Lone Wolves, Black Swans, and a Surveillance Llama – 20 December 2013

So, yesterday two murderers who murdered someone in plain view of video cameras, CCTV and a good number of shocked passers-by were convicted of having done just that. British law showed itself to not be a banana. But the commentary that immediately followed this most open-and-shut case focused upon (as always) whether the policing and security agencies had somehow missed a trick; just as they did around the Norwegian lone-wolf atrocity too.

Our zero tolerance for attacks is of course founded on our individual desire not to be caught up in such an event, and the way that we secure this is to make sure that it doesn’t happen to others either. All of that seems perfectly rational to me.

But in this seasonal time of gift giving (and the Snowden / NSA story is the gift that refuses to stop giving) are the problems of identifying, containing and rolling back lone wolves and surveillance connected? Or are lone wolves the stuff of Taleb’s black swans?

The immediate commentariat last night pointed out the following (and it will only be in time that we know if this is accurate or not, more precisely whether there is an evidential underpinning for these assertions):

  • Only one text message was exchanged between the two assailants, so not a developed pattern of signals to intercept.
  • That radicalisation occurred over a long period – some 10years or so – and thus if one was looking to a pattern from these two it was not towards the sudden cachophony of violence that then came forth. As one of my students quite wisely put it, perhaps the choice we make is about where we set the bar for more intrusive levels of interaction – speech acts might be enough, so long as we’re happy to resource it. Peter Neumann (of this KCL parish) made the very good point on Channel 4 news that there is no formula for this radicalisation. The 7/7 bombers also had 10year pre-event histories, whilst others might go live in a matter of months. The precise mechanism or transition from radicalisation to violence is simply not known, or not well enough known.
  • That they were known associates of known radical voices – so, again a targeted widening of the net, with all the resource implications that come with it.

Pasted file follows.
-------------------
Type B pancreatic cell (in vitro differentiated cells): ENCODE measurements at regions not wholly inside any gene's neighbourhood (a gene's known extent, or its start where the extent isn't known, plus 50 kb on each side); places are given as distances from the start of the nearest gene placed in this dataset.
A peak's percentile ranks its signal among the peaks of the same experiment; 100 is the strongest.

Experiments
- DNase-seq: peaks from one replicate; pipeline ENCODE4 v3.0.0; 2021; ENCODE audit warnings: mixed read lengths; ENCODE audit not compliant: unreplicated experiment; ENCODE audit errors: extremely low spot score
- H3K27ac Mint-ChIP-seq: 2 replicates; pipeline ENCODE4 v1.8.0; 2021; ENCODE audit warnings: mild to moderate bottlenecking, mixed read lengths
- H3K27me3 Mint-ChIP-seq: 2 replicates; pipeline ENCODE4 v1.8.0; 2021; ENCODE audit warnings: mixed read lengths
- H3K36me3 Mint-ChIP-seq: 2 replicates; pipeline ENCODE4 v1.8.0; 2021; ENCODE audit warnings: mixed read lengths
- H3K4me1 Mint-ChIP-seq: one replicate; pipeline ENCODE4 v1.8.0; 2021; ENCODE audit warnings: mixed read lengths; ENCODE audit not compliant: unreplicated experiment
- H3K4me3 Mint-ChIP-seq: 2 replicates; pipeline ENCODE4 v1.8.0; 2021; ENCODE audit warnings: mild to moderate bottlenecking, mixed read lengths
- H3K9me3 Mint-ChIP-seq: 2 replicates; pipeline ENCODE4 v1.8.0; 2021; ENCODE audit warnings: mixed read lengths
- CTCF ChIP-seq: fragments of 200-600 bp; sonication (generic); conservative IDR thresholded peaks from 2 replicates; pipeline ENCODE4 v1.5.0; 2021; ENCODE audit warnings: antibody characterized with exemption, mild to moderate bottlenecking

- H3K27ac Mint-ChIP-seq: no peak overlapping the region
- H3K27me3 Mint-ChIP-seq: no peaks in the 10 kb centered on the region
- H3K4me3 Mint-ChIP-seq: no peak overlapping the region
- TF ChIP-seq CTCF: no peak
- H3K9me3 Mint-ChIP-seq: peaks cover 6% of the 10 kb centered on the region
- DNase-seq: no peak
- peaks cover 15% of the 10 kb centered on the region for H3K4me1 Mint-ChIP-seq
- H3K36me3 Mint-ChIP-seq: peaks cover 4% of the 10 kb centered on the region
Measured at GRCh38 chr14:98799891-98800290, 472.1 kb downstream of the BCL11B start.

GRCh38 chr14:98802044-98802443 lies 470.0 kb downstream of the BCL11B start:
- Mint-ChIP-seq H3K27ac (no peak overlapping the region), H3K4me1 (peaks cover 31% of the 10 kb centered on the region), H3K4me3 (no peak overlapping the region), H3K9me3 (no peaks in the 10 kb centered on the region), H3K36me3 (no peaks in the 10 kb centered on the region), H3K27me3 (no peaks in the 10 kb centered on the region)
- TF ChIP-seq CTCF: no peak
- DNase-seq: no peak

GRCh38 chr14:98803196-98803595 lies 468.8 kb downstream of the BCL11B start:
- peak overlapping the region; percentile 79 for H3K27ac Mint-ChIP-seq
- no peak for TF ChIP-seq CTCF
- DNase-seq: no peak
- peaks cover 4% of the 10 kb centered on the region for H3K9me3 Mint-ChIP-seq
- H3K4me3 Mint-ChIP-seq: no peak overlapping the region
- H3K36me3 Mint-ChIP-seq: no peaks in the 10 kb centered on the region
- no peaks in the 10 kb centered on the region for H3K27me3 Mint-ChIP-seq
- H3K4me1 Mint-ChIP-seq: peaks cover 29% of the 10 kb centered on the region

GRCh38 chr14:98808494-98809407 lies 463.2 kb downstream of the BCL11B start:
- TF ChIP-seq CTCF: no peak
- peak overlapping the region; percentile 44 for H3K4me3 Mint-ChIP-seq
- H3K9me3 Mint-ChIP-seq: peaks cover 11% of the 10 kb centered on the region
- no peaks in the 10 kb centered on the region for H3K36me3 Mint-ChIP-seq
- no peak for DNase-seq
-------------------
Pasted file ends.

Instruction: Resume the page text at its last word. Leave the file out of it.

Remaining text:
• That one of them had mental health problems, from adolescence, whilst the other had a long history of gang membership and low-level but reasonably intensive violence in their day to day lives. But it’s an easy and slippery narrative to say ‘ah, they were just mentally ill and maladjusted’ because the consequences of those thoughts and those actions are disproportionate. This would have a poor public policy outcome.

So, the radicalised lone wolf is a tricky character. If these two had avoided being arrested overseas they would have been loud and radical voices in a crowd. That would make them difficult to priortise – certainly from an outside perspective. But the dovetail into the NSA surveillance stories, is that one of the utilities of these techniques (which have also now run into legal problems via the 4th Amendment) is that they both highlight relationship details within degrees of separation, which would have been relevant here, and that they are capable of tracking worrying/dangerous narratives (eg narratives that lead to actual violence). So, that they did not work in this instance does not mean that they do not work. The transparency called for in the open letter from the internet giants (see here) should be around whether this kind of mass data approach is effective in picking up actively dangerous radicals (eg those capable of inflicting physical harm). Because that’s a risk assessment dialogue that the public and the relevant governments have not had.

Governments have assumed that the public is entirely intolerant of intelligence failure (which has become synomyised with attacks taking place), and that the technology was available to tackle some of these issues. Running alongside this is that the technology was ‘usefully’ outstripping the pace of the legal and political frameworks in place.

So tying it all up is the need, I think, to discuss the range of threats or problems being tackled. Is it all about physical violence or upheaval, or is it also around managing the message. The limitations of the dragnet – eg on lone wolves – is also important to acknowledge. Yesterday saw a final piece of the jigsaw put in place around the murder of a decent family man and soldier. It also opened a tension between the perception of the all-seeing eye and the analogue threat of lone-wolves with easy to acquire weaponry.

Yesterday was a rare day of no winners and no clear positives

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